Anyway, I still feel weird about all of this because it still feels like it's Not Really A Big Deal even though both my friend and my therapist reacted pretty strongly to what I said (my therapist suggested more frequent sessions, which I don't plan to do). But if the dissociation stuff is really what's happening, then it would make sense that it only feels like a big deal to some parts of me and not others. And of course the version of me that handles most of everyday life—which is a version that has zero emotions because he needs to be functional—would be one of the versions that doesn't think it's a big deal. Damn, okay, I see why I named all of these people back in high school, it would be much easier to talk about this using names.

I feel like I made a lot of progress just by finally being able to access one of the more honest parts of myself in therapy and being able to talk about this stuff in a more serious way with my therapist. And I was able to describe some of what is going on with my friend today, although he doesn't know how buckwild I was with the dissociative stuff in high school, so without that context it was more difficult to communicate what exactly I am doing. I need to think about this for a few more days before I can figure out what exactly I'm going to do now, though.

I had another weird moment of realization when R asked me the other day how serious my depression really was and followed up by asking “are there still things that bring you joy or are even those feelings subdued?”

[cw: discussion of anxiety and depression, but nothing that heavy this time]

My first reaction to that was like... “still” things that bring me joy? I was going over my hobbies in my head like... am I supposed to feel joy when I do these things? The main ways I spend my free time (besides like, dicking around on the internet) are playing violin and piano, and writing. I enjoy playing piano, in that it takes my mind off my problems and I feel peaceful and calm while I play, at least most of the time.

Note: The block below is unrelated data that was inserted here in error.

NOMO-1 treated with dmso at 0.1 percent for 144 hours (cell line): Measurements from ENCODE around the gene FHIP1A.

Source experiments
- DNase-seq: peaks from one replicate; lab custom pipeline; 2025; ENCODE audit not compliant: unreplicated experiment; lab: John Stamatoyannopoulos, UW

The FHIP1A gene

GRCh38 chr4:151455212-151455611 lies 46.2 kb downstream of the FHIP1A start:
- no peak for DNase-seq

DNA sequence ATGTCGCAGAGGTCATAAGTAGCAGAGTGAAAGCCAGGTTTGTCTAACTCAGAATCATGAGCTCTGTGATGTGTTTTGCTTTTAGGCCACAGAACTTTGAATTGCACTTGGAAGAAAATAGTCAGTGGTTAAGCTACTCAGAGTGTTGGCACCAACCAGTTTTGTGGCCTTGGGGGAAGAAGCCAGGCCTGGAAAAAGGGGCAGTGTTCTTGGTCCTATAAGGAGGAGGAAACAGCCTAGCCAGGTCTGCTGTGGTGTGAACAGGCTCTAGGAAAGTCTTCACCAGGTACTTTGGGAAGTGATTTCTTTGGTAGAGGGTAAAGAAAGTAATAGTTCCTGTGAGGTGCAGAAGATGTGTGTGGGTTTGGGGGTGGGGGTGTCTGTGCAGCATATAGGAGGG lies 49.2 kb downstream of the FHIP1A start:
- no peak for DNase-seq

Violin is a mixed bag—it's often physically uncomfortable because I'm tense when I play (my form is Not great). I also used to play violin when I was young, dropped it for nearly a decade, and picked it up again a few years ago, so I'm still re-learning a good tone. I don't think it sounds very good when I play, most of the time. I find it frustrating. It's occasionally rewarding, but I play more because if I keep going, it'll be fun in like a decade, than because I actually enjoy it.

Writing though... The wording of R's question made me realize that a lot of the time, especially lately, I meta-enjoy writing without actually enjoying it. I don't write when I feel like writing—I usually write on a schedule, sometimes literally with a wordcounter running so I know when I've written enough and I'm “allowed” to stop. I hardcore adopted the NaNoWriMo method of novel writing. I averaged over 2k words/day when I wrote my last novel, some of that while working full time.

I enjoyed writing this new novel when I started it, but revising it has been pure tedium. I'm at the point where I've started to hate what I wrote—I've read it too much, I know all of its flaws, the pacing feels weird, I hate my voice, et cetera—and I dread opening the document back up because I have to face those problems not knowing whether I'll be able to fix them. I'm very focused on publishing this novel, in part because of pressure from my parents... I almost see it as a second job. Which is probably not super healthy, because I already work full time.

Since I had that conversation with him I haven't touched the novel. I haven't even opened Scrivener. This might be the longest I've gone without writing in the past six months, besides the week-or-two break I took between writing the first draft of this novel and going back to revise it (which I forced myself to take because I knew that would make revision easier). I don't know how to feel about that. It's a relief to not have it hanging over my head when I come home. I can just relax with friends on discord or play music without wondering if I'll get any revising done today, because I know I won't.